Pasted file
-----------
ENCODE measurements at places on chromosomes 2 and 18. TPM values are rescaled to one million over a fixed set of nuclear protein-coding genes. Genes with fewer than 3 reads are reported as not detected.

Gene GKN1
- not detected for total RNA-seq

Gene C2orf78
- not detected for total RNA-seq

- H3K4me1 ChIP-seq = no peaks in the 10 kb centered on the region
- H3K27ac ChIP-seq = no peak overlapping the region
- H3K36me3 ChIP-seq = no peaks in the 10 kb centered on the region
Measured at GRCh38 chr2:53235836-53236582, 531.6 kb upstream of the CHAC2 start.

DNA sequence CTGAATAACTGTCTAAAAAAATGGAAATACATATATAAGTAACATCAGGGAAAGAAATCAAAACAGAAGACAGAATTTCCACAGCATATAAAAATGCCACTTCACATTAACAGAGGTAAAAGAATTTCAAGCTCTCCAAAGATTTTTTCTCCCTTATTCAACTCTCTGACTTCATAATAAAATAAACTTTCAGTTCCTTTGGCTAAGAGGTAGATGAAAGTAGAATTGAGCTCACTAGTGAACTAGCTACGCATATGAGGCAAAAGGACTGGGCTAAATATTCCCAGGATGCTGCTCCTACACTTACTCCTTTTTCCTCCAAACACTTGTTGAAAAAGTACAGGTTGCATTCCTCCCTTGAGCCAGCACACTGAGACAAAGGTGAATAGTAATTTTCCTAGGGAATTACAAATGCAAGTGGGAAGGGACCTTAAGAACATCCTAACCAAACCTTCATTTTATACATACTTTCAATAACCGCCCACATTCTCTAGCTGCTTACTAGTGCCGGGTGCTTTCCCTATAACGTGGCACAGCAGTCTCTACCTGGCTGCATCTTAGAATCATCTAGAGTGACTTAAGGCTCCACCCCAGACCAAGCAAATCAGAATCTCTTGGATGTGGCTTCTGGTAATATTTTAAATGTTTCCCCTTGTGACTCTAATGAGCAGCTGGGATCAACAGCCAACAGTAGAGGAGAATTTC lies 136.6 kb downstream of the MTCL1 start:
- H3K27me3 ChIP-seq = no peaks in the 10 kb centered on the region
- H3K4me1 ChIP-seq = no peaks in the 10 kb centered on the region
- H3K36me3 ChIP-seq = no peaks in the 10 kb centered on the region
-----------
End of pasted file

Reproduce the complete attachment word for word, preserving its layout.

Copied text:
ENCODE measurements at places on chromosomes 2 and 18. TPM values are rescaled to one million over a fixed set of nuclear protein-coding genes. Genes with fewer than 3 reads are reported as not detected.

Gene GKN1
- not detected for total RNA-seq

Gene C2orf78
- not detected for total RNA-seq

- H3K4me1 ChIP-seq = no peaks in the 10 kb centered on the region
- H3K27ac ChIP-seq = no peak overlapping the region
- H3K36me3 ChIP-seq = no peaks in the 10 kb centered on the region
Measured at GRCh38 chr2:53235836-53236582, 531.6 kb upstream of the CHAC2 start.

DNA sequence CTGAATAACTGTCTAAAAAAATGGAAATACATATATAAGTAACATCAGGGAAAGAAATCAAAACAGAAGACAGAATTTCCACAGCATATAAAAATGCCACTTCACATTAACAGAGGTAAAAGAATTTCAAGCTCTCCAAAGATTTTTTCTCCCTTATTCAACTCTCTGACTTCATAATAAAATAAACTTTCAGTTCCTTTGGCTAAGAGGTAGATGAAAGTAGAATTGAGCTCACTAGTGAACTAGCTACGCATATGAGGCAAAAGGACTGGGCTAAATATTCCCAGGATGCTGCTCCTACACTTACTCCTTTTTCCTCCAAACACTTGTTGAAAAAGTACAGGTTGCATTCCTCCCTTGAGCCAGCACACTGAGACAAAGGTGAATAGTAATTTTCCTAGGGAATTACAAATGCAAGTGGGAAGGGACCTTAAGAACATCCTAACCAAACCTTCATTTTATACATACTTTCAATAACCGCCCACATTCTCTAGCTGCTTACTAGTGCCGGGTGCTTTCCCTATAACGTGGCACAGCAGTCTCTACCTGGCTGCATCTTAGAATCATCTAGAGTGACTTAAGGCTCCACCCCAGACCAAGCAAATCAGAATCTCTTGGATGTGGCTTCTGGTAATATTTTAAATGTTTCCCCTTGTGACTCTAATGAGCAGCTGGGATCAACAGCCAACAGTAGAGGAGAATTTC lies 136.6 kb downstream of the MTCL1 start:
- H3K27me3 ChIP-seq = no peaks in the 10 kb centered on the region
- H3K4me1 ChIP-seq = no peaks in the 10 kb centered on the region
- H3K36me3 ChIP-seq = no peaks in the 10 kb centered on the region